The House Ways and Means Committee yesterday approved $20.9 billion in deficit-reducing steps for the next three fiscal years, including a new tax on federal employes that could cost those in high pay grades as much as $450 next year.

The federal employes would have to pay the Medicare portion of the Social Security tax, which next year will be 1.3 percent of about the first $35,000 of pay. In return they would become eligible for Medicare, which many now get anyway because they also spend time in private employment. The Senate Finance Committee has approved the same new tax, making enactment quite likely.

The Ways and Means panel, acting under the deficit reduction instructions contained in the fiscal 1983 budget resolution Congress adopted last month, also approved new limits on the year-to-year increases in costs for which the government will reimburse hospitals under Medicare; new limits on what Medicare will pay hospitals for such so-called ancillary services as blood tests and X-rays, and ultimately a new system of so-called prospective reimbursement under which a hospital no longer would recover all its costs under Medicare, but would be paid a preset amount for each service it performed.

Together these various provisions, also adopted by Senate Finance in similar form, would constitute a form of partial price controls for medical care.

In addition, Ways and Means, in an unusual session behind closed doors, approved an extra 13 weeks of unemployment benefits for those in high-unemployment states who have exhausted their regular 39 weeks of insurance and an increase of $6 billion over the next three years in the unemployment tax now paid by employers.

In the Senate, meanwhile, the Agriculture Committee, also working to comply with the budget resolution, tentatively agreed on $2.6 billion in cuts in the food stamp program over the next three years to be achieved mainly by delaying the cost-of-living increases to which recipients are entitled under law. This would be the second large food stamps cut in two years and would have been larger had Agriculture Committee Chairman Jesse Helms (R-N.C.) had his way. But Sen. Robert J. Dole (R-Kan.) restrained Helms.

The committee tentatively approved a Helms proposal to let states take the food stamp money that now goes to their residents and turn it into a block grant, which the state governments could then administer to feed poor people as much as it chose. But observers predicted this would be dropped from the bill later in the legislative process; no bill to extend the expriring food stamps program past this year has yet moved in the House.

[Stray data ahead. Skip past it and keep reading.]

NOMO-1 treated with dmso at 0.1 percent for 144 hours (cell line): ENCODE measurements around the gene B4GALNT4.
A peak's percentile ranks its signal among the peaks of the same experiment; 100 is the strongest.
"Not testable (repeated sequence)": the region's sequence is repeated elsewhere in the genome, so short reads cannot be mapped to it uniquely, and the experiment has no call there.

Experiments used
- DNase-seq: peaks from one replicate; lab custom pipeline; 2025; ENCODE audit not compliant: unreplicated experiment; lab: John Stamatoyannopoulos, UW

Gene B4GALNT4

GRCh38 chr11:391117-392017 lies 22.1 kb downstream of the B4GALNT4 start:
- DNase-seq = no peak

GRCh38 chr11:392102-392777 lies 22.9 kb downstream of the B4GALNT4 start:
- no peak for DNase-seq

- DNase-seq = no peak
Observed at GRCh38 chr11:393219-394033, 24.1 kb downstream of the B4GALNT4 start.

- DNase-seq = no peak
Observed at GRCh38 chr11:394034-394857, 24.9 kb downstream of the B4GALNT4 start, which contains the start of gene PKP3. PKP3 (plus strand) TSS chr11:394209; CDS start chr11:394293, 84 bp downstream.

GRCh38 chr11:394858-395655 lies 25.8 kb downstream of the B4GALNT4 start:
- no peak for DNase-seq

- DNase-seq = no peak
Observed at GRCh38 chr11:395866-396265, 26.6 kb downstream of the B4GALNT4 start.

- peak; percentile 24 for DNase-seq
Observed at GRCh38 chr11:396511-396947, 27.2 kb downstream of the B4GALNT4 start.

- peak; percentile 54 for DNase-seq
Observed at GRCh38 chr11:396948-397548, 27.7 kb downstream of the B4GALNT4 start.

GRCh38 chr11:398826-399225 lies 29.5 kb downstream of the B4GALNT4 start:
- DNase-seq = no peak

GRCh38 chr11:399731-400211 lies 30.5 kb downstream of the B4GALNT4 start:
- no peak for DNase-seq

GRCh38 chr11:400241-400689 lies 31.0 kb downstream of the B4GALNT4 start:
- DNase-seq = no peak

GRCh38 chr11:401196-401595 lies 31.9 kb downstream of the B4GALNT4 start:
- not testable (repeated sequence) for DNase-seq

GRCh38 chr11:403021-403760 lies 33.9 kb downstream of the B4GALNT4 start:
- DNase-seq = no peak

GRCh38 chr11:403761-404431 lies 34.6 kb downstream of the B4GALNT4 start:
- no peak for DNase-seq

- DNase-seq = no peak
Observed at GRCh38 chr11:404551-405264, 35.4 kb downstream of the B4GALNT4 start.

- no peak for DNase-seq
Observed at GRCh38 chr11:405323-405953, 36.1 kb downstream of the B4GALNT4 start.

The Senate Veterans' Affairs Committee also voted budget cuts of about $560 million over three years, about $140 million short of its target, mostly by approving over Democratic objections a 0.5 percent user fee on Veterans Administration home loans.

The Ways and Means markup yesterday was an early test of how the Democratic House can be expected to comply with the budget resolution, which many Democrats resisted as too restrictive. Some observers had expected the Democrats to rebel in this recession-and-election year, and they did yesterday at least force Republicans to take the lead in proposing spending cuts and tax increases.

The committee voted 23 to 3 to conduct its deliberations behind closed doors after Chairman Dan Rostenkowski (D-Ill.) said he thought such a step would help minimize politicking. Ranking Rep. Barber B. Conable Jr. (R-N.Y.) concurred. Aides also said later that no recorded votes were taken in the session, all were voice votes.

Ways and Means has jurisdiction over most of the government's basic spending programs, and hit its deficit-reduction targets for them. It also has jurisdiction over taxes and will write a tax bill later; Senate Finance has approved about $20 billion in tax increases for next year.

The Medicare reimbursement provisions are similar in effect to the hospital cost containment proposals that President Carter failed several times to get through Congress. Rising health care costs have been important factors in inflation and the growth of the federal budget in recent years; the federal government pays nearly 40 percent of U.S. health care costs.